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“On March 7, 1913, the steamer Alum Chine explodes in the Baltimore harbor. Charles Sherwood, the founder of the company that insures the steamer, is among the first to hear the blast. As he struggles to keep calm, Charles suspects that if it is the Alum Chine that has been decimated, he is now in the midst of a nightmare. While he attempts to cope with the consequences that include his son’s diffidence to the calamity, the disaster touches two other families. Helen Aylesforth is the imperious matriarch of her family whose stern demeanor belies her love for those around her, including her daughter, Cantata, who is married to Nicholas Sherwood. The Corporals have served the Aylesforths for generations. Among their six-member family is Lillian Gish, Helen’s shy, forgotten, and observant granddaughter who must somehow find her place in the world, despite the chaos around her.”
This is not an action, page-turner of a novel, except for the explosion of the ship nothing much actually happens … but … this is a story of ordinary people coping with extraordinary consequences. The story is of two families, of how they lived life in Baltimore in the early years of the twentieth century, and had to get on with that life even though enormous things were happening all around and to them.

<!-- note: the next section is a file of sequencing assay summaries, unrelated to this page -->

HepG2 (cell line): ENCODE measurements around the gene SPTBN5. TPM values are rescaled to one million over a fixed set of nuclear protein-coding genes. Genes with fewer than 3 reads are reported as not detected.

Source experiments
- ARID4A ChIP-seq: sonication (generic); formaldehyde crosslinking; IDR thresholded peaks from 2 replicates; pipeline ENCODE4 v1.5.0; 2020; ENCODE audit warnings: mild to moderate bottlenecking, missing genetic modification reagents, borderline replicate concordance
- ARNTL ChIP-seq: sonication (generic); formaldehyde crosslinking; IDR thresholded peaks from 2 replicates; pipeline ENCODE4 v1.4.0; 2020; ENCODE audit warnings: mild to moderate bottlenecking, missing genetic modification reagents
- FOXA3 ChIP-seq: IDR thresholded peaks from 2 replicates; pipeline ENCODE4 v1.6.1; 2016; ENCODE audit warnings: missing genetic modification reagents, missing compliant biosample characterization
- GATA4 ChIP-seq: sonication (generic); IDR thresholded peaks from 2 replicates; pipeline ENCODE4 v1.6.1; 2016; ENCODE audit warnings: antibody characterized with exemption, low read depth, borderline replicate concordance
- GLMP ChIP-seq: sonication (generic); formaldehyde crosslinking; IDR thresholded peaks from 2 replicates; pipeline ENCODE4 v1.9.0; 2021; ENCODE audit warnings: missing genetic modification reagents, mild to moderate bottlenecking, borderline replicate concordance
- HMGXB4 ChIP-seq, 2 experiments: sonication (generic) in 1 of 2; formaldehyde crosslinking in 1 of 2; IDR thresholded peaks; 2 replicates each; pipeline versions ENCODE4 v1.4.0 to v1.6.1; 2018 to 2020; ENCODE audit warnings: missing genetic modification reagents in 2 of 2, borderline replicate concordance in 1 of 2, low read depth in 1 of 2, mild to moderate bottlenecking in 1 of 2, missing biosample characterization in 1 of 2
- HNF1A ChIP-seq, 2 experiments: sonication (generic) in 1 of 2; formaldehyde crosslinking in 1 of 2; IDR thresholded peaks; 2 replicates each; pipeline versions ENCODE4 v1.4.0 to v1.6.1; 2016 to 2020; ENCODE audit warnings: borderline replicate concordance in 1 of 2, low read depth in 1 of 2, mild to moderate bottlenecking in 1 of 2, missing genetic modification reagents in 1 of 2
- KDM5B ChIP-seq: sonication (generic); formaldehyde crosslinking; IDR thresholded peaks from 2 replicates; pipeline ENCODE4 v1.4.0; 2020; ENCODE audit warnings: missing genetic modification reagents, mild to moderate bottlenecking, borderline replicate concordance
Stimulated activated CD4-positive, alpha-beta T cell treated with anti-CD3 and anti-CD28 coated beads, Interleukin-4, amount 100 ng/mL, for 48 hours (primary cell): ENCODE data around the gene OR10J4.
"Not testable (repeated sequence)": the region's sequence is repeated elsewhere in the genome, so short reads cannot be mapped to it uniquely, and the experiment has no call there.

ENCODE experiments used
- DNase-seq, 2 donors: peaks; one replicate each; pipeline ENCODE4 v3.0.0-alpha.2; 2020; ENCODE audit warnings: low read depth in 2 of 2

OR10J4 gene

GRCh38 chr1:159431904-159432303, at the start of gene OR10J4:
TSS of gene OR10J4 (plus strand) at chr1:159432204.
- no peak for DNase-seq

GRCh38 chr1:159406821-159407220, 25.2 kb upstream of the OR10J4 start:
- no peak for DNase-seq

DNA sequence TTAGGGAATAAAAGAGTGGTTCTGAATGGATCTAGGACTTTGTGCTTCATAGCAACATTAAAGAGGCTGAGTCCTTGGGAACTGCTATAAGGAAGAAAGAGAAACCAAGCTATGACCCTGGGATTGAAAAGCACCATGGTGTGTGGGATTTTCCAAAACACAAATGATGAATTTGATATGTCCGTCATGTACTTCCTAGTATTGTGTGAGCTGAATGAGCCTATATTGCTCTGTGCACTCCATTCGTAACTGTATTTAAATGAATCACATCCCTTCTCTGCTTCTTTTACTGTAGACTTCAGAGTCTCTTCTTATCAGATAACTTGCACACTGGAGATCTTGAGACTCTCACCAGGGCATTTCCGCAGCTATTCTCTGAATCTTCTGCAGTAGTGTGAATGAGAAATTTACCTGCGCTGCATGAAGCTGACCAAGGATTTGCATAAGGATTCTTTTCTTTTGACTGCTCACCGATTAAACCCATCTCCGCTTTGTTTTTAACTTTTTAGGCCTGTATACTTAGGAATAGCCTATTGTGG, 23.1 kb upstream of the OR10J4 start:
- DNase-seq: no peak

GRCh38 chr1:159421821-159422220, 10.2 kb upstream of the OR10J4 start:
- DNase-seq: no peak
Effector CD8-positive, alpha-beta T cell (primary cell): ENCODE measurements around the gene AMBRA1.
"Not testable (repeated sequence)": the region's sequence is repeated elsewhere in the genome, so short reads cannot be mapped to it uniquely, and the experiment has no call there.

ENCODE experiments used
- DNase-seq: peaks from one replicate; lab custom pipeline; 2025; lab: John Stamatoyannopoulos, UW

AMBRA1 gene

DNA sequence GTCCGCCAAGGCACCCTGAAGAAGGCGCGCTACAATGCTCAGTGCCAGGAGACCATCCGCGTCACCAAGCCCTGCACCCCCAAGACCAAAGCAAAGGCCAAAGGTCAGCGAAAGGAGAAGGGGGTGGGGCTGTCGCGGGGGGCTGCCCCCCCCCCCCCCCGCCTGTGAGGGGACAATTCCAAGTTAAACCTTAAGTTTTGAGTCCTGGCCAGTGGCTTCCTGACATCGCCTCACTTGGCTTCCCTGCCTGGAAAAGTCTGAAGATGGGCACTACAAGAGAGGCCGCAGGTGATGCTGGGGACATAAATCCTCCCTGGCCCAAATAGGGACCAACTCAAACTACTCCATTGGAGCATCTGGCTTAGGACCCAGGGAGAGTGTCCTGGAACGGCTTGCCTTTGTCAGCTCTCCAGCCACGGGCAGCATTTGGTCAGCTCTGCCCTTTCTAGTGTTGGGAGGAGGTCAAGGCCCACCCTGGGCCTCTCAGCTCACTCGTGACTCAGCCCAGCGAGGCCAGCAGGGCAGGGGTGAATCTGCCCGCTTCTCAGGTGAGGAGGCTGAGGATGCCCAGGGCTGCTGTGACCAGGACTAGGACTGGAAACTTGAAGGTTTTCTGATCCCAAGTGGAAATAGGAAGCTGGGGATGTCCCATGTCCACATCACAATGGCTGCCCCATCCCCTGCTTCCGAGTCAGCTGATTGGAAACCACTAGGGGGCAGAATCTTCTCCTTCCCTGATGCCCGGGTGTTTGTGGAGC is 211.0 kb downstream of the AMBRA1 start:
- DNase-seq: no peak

The description of the period and of Baltimore itself is very well written – as a social history this is an excellent novel, but as character development or an action novel, maybe it doesn’t quite hit the mark?
However, do you need constant action to make a novel an interesting one? Echoes From The Alum Chine has a gentle and sedate rhythm to it, the relationships between the two families is interesting, how they cope is interesting ... as a depiction of family drama in the pre-World War One era of American life, this is an interesting read.
© Ellen Hill
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